Translation contest can launch writing career
Updated: 2013-09-17 07:26
By Mei Jia (China Daily)
The China International Translation Contest 2013, launched recently in Beijing, is calling for entries from skilled translators from home and abroad.
The winner will be awarded a prize of $5,000, a certificate and the chance to be published internationally and attract a contract to pursue a career in writing.
Initiated by the State Council Information Office, Chinese Writers Association and China International Publishing Group, the contest is also supported by international publishers including Penguin, French publisher Hachette Livre, Spanish Editorial Popular and Russian Oriental Literature Publisher.
"We aim to locate talent, to show our cultural creativity, as well as further enlarge the country's international appeal in culture," says Zhang Yanbin, with the State Council Information Office.
For the same purpose, the Information Office and the State General Administration of Press, Publication, Radio, Film and Television joined hands to launch two projects, the China Book International and China Translation International, respectively, in 2006 and 2009, offering sponsoring fees in translation and publicity to domestic and foreign publishers.
The writers association is also pushing translations of Chinese literary classics.
"The projects have achieved much. Ten years ago, we couldn't find many eligible foreign translators of Chinese books," says Li Jingze with the association. "But we'd like to move a step forward into the mainstream."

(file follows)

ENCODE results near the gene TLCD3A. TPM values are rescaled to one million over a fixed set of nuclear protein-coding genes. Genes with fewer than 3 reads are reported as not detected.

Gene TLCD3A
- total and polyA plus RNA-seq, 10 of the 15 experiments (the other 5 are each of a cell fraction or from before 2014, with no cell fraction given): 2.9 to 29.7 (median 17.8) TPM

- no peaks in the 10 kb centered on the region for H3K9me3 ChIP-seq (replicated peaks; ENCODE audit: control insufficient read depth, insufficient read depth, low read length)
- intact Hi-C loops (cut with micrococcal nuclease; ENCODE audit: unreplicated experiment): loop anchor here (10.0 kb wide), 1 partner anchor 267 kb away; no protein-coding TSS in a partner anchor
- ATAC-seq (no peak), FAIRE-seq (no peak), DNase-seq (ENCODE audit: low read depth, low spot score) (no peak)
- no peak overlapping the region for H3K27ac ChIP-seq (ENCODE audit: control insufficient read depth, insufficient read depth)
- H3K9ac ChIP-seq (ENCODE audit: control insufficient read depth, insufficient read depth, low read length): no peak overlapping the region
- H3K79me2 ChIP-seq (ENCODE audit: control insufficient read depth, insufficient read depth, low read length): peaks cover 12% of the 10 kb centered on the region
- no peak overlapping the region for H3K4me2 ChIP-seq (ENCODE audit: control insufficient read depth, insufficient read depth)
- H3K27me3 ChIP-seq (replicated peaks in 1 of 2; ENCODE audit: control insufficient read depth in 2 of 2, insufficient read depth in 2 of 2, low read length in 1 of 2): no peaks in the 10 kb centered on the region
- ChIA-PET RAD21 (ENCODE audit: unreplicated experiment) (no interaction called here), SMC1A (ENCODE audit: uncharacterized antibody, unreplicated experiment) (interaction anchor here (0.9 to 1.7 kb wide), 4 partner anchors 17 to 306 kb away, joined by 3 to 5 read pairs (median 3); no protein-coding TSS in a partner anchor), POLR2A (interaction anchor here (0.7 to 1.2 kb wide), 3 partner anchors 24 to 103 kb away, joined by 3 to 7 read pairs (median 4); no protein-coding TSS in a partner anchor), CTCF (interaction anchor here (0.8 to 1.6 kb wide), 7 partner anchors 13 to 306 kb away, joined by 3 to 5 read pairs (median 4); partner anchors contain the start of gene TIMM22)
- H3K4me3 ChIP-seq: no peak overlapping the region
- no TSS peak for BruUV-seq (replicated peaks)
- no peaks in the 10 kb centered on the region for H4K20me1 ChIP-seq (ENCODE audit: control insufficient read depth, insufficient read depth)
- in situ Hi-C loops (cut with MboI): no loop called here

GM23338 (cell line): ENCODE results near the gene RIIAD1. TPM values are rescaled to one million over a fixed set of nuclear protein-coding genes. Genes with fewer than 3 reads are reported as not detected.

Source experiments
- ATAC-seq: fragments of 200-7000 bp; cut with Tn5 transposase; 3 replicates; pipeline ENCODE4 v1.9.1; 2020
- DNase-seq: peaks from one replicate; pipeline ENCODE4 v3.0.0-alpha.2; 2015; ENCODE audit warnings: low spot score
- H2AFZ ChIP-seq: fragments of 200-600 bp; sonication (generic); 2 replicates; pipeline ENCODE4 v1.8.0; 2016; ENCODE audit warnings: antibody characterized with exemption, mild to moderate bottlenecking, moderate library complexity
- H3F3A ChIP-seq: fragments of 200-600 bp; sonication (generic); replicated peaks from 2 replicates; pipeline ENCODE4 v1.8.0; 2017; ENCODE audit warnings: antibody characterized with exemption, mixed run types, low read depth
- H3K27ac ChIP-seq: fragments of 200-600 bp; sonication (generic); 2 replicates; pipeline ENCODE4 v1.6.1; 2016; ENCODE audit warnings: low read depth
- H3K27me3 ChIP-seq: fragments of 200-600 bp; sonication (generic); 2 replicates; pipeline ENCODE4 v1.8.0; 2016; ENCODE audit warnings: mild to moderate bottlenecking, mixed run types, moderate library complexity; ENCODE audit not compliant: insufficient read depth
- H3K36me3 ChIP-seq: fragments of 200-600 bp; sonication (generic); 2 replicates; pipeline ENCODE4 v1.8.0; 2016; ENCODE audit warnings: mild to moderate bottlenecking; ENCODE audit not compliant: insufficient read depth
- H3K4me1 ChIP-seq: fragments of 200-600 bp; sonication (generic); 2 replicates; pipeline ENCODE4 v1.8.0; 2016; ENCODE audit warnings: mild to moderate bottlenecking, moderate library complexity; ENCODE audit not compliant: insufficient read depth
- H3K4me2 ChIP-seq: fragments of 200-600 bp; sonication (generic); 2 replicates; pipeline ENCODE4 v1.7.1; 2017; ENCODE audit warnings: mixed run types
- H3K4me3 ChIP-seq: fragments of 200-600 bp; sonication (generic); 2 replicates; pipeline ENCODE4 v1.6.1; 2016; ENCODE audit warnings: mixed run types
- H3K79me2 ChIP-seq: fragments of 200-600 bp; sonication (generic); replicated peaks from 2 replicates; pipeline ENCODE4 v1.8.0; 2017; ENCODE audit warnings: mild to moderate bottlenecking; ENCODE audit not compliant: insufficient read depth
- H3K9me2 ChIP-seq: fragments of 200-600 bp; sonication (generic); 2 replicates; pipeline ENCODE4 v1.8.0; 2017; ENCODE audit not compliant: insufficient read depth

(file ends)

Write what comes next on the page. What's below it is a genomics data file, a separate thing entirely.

Participants in the contest are invited to select from 30 short stories in Chinese to translate into any of the five languages - English, French, Russian, Spanish or Arabic.
For each language, there will be one first prizewinner, two second prizewinners and several third prizewinners.
"To ensure fair play, we'll only publicize the list of judges after the result is announced," Zhang says.
The 30 short stories are carefully selected from 60 candidates, and are written by top contemporary Chinese writers and published after 1978, without any previous translations recognized by the authors.
"The stories showcase the high level of Chinese writing and appeal to an international audience," says Shi Zhanjun, editor-in-chief of People's Literature Magazine.
Shi says the writers of the 30 works include Nobel laureate Mo Yan, 10 winners of the country's prestigious Mao Dun Literature Award (for novels) and 17 of the Lu Xun Literature Award (for novellas).
"They're not mere Chinese stories, but stories about human nature, told with world-class artistry," Shi adds.
Promoting talent is key for global acceptance of Chinese culture, says Huang Youyi, vice-president of China International Publishing Group and vice-president of the Translators Association of China, adding all prizewinners have the chance to be recognized as expert members of the Translators Association of China.
(China Daily 09/17/2013 page19)